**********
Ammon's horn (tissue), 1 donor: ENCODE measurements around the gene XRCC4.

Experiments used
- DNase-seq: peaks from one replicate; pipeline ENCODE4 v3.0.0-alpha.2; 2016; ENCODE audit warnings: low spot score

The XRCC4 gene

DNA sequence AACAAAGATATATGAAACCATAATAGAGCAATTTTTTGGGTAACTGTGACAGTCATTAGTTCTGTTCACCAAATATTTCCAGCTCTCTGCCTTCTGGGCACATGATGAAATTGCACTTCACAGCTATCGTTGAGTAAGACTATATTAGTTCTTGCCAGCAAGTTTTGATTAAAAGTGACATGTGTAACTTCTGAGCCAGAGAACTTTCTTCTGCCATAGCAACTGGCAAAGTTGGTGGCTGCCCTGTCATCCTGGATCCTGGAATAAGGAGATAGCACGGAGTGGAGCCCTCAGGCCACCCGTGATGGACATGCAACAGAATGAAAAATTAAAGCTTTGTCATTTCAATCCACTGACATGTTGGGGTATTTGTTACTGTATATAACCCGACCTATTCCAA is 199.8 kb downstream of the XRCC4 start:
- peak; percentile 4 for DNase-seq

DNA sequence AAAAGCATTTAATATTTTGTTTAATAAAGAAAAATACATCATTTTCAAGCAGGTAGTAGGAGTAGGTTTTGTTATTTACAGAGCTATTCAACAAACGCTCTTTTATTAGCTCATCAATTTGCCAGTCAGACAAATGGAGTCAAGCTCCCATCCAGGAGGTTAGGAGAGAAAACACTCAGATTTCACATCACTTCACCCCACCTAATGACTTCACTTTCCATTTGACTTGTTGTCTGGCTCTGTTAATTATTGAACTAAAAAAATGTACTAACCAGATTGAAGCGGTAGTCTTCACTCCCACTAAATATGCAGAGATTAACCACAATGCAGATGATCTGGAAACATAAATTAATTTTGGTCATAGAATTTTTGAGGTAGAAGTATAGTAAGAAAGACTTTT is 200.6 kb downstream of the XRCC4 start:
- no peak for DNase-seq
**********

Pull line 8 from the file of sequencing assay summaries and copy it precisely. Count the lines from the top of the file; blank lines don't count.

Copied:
- no peak for DNase-seq